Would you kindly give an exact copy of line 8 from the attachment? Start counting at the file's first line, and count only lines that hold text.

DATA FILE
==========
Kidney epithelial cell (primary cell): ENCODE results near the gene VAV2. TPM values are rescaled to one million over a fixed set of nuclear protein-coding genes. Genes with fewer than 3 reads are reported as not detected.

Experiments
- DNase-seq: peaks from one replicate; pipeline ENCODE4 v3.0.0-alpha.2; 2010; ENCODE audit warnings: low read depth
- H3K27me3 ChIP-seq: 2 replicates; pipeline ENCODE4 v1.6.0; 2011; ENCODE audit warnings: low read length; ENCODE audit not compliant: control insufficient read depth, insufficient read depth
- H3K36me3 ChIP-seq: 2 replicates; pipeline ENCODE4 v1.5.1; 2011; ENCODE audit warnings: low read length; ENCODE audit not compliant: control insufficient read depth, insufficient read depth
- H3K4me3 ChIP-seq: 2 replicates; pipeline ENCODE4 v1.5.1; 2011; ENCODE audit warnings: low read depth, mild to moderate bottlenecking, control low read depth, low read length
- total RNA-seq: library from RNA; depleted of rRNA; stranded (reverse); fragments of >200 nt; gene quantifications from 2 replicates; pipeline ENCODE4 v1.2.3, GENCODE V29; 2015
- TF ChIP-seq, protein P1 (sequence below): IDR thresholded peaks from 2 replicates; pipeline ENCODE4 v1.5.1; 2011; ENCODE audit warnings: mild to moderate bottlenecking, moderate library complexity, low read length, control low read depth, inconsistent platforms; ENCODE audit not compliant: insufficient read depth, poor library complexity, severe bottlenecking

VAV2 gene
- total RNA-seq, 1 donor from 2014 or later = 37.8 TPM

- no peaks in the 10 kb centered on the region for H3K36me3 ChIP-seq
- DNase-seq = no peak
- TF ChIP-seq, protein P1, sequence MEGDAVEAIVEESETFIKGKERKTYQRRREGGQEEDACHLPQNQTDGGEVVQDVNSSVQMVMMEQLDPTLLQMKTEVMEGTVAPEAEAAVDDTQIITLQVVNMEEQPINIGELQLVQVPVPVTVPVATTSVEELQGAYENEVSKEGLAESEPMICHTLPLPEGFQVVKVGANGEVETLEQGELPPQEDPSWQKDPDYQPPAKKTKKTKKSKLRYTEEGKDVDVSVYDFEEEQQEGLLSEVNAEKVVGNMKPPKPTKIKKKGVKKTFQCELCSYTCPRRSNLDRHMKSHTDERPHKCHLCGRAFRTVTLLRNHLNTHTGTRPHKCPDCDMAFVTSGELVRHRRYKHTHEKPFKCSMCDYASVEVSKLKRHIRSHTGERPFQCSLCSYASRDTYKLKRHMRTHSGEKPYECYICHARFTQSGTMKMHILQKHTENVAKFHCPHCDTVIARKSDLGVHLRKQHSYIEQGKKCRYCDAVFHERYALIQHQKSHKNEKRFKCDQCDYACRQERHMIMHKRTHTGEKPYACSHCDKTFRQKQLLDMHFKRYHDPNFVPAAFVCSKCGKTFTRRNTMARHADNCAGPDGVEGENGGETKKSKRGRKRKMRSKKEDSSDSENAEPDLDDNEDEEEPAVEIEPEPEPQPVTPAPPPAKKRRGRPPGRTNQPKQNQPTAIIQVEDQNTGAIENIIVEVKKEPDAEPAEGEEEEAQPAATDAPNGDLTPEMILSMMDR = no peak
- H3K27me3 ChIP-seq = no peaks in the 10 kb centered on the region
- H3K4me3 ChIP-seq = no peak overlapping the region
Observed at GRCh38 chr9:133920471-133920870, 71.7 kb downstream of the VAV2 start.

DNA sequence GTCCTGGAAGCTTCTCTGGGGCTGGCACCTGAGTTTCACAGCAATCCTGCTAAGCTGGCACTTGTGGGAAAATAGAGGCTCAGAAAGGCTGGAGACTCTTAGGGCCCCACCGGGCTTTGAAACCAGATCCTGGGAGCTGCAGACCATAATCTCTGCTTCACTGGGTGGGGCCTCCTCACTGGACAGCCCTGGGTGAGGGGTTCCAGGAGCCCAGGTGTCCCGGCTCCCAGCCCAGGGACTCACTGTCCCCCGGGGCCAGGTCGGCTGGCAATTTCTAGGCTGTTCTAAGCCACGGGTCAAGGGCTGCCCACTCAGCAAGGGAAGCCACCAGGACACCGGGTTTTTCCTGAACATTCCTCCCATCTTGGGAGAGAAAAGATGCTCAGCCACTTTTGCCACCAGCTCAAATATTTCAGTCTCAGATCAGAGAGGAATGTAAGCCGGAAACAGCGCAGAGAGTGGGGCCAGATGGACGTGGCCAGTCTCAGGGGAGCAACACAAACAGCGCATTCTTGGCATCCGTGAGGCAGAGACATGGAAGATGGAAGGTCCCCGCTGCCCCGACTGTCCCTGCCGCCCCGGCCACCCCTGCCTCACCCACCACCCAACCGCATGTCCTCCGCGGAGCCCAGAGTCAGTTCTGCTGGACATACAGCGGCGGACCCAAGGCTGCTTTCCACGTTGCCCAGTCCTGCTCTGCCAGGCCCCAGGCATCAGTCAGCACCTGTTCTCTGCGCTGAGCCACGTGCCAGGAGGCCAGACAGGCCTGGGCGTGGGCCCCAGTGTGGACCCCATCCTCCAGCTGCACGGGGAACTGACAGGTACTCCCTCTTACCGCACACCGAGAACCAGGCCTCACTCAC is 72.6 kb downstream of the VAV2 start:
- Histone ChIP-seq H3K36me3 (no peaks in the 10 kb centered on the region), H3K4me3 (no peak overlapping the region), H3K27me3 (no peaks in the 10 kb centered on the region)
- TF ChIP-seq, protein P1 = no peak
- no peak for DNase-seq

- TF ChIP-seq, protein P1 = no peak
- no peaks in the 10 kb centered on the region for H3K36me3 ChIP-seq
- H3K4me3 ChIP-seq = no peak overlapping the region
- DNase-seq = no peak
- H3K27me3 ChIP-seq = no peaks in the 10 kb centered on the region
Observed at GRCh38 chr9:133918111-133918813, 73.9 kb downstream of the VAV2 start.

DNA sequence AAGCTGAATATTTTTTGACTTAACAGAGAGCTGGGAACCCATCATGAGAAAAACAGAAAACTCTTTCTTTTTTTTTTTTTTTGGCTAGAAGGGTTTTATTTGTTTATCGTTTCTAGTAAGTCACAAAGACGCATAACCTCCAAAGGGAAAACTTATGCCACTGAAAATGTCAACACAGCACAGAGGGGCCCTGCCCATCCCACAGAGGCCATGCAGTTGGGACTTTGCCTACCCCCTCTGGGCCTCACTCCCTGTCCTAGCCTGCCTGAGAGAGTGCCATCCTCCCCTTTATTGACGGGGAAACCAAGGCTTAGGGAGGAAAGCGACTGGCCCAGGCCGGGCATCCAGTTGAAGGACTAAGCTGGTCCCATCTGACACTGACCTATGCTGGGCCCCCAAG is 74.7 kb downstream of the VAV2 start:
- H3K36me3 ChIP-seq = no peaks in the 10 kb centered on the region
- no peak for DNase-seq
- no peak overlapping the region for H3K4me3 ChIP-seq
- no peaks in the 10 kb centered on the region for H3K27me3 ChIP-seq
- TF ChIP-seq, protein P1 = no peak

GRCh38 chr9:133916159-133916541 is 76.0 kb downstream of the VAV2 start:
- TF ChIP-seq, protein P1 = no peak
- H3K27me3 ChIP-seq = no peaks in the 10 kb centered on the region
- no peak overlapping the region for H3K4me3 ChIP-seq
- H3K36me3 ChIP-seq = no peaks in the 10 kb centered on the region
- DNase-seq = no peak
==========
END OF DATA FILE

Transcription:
- TF ChIP-seq, protein P1 (sequence below): IDR thresholded peaks from 2 replicates; pipeline ENCODE4 v1.5.1; 2011; ENCODE audit warnings: mild to moderate bottlenecking, moderate library complexity, low read length, control low read depth, inconsistent platforms; ENCODE audit not compliant: insufficient read depth, poor library complexity, severe bottlenecking